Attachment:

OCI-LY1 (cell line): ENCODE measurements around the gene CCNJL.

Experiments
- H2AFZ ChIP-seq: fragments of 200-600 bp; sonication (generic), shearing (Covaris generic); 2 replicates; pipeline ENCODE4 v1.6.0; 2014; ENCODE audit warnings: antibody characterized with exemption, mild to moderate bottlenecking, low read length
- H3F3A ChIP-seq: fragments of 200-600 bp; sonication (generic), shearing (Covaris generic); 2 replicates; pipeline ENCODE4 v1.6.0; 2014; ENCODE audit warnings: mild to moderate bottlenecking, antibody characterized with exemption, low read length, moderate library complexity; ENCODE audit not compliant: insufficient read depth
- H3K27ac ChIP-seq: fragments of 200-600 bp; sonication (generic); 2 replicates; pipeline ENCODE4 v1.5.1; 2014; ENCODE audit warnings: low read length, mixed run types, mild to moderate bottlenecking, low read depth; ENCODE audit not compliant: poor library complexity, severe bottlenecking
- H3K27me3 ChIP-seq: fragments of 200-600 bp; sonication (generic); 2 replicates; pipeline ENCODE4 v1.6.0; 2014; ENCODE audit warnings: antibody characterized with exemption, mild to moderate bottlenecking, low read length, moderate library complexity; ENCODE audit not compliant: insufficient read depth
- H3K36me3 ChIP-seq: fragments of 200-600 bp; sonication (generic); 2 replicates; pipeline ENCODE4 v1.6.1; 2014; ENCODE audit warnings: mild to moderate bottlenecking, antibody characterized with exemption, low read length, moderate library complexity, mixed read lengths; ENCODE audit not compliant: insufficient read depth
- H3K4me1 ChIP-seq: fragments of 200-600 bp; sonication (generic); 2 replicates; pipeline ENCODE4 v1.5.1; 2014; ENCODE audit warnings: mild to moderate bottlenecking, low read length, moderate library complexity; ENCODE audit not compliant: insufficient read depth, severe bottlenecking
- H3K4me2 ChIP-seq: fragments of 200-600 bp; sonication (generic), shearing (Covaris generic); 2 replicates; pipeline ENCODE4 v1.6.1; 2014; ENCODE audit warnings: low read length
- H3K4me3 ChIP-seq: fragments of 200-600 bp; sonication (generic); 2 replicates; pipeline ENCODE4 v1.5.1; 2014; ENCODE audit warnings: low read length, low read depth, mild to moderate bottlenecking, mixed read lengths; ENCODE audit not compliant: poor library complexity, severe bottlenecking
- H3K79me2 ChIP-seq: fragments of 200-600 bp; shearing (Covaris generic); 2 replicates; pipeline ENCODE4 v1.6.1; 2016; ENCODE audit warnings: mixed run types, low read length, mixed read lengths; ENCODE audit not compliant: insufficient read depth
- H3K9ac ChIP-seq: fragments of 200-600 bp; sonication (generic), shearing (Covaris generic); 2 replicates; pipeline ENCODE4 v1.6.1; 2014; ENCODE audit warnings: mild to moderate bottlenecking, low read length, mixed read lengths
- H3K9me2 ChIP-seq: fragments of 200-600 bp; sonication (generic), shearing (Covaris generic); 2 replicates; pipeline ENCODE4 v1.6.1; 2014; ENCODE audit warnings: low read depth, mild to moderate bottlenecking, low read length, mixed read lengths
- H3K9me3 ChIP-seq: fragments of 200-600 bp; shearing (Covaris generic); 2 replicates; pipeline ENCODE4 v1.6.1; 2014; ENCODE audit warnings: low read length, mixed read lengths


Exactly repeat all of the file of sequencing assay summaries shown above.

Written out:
OCI-LY1 (cell line): ENCODE measurements around the gene CCNJL.

Experiments
- H2AFZ ChIP-seq: fragments of 200-600 bp; sonication (generic), shearing (Covaris generic); 2 replicates; pipeline ENCODE4 v1.6.0; 2014; ENCODE audit warnings: antibody characterized with exemption, mild to moderate bottlenecking, low read length
- H3F3A ChIP-seq: fragments of 200-600 bp; sonication (generic), shearing (Covaris generic); 2 replicates; pipeline ENCODE4 v1.6.0; 2014; ENCODE audit warnings: mild to moderate bottlenecking, antibody characterized with exemption, low read length, moderate library complexity; ENCODE audit not compliant: insufficient read depth
- H3K27ac ChIP-seq: fragments of 200-600 bp; sonication (generic); 2 replicates; pipeline ENCODE4 v1.5.1; 2014; ENCODE audit warnings: low read length, mixed run types, mild to moderate bottlenecking, low read depth; ENCODE audit not compliant: poor library complexity, severe bottlenecking
- H3K27me3 ChIP-seq: fragments of 200-600 bp; sonication (generic); 2 replicates; pipeline ENCODE4 v1.6.0; 2014; ENCODE audit warnings: antibody characterized with exemption, mild to moderate bottlenecking, low read length, moderate library complexity; ENCODE audit not compliant: insufficient read depth
- H3K36me3 ChIP-seq: fragments of 200-600 bp; sonication (generic); 2 replicates; pipeline ENCODE4 v1.6.1; 2014; ENCODE audit warnings: mild to moderate bottlenecking, antibody characterized with exemption, low read length, moderate library complexity, mixed read lengths; ENCODE audit not compliant: insufficient read depth
- H3K4me1 ChIP-seq: fragments of 200-600 bp; sonication (generic); 2 replicates; pipeline ENCODE4 v1.5.1; 2014; ENCODE audit warnings: mild to moderate bottlenecking, low read length, moderate library complexity; ENCODE audit not compliant: insufficient read depth, severe bottlenecking
- H3K4me2 ChIP-seq: fragments of 200-600 bp; sonication (generic), shearing (Covaris generic); 2 replicates; pipeline ENCODE4 v1.6.1; 2014; ENCODE audit warnings: low read length
- H3K4me3 ChIP-seq: fragments of 200-600 bp; sonication (generic); 2 replicates; pipeline ENCODE4 v1.5.1; 2014; ENCODE audit warnings: low read length, low read depth, mild to moderate bottlenecking, mixed read lengths; ENCODE audit not compliant: poor library complexity, severe bottlenecking
- H3K79me2 ChIP-seq: fragments of 200-600 bp; shearing (Covaris generic); 2 replicates; pipeline ENCODE4 v1.6.1; 2016; ENCODE audit warnings: mixed run types, low read length, mixed read lengths; ENCODE audit not compliant: insufficient read depth
- H3K9ac ChIP-seq: fragments of 200-600 bp; sonication (generic), shearing (Covaris generic); 2 replicates; pipeline ENCODE4 v1.6.1; 2014; ENCODE audit warnings: mild to moderate bottlenecking, low read length, mixed read lengths
- H3K9me2 ChIP-seq: fragments of 200-600 bp; sonication (generic), shearing (Covaris generic); 2 replicates; pipeline ENCODE4 v1.6.1; 2014; ENCODE audit warnings: low read depth, mild to moderate bottlenecking, low read length, mixed read lengths
- H3K9me3 ChIP-seq: fragments of 200-600 bp; shearing (Covaris generic); 2 replicates; pipeline ENCODE4 v1.6.1; 2014; ENCODE audit warnings: low read length, mixed read lengths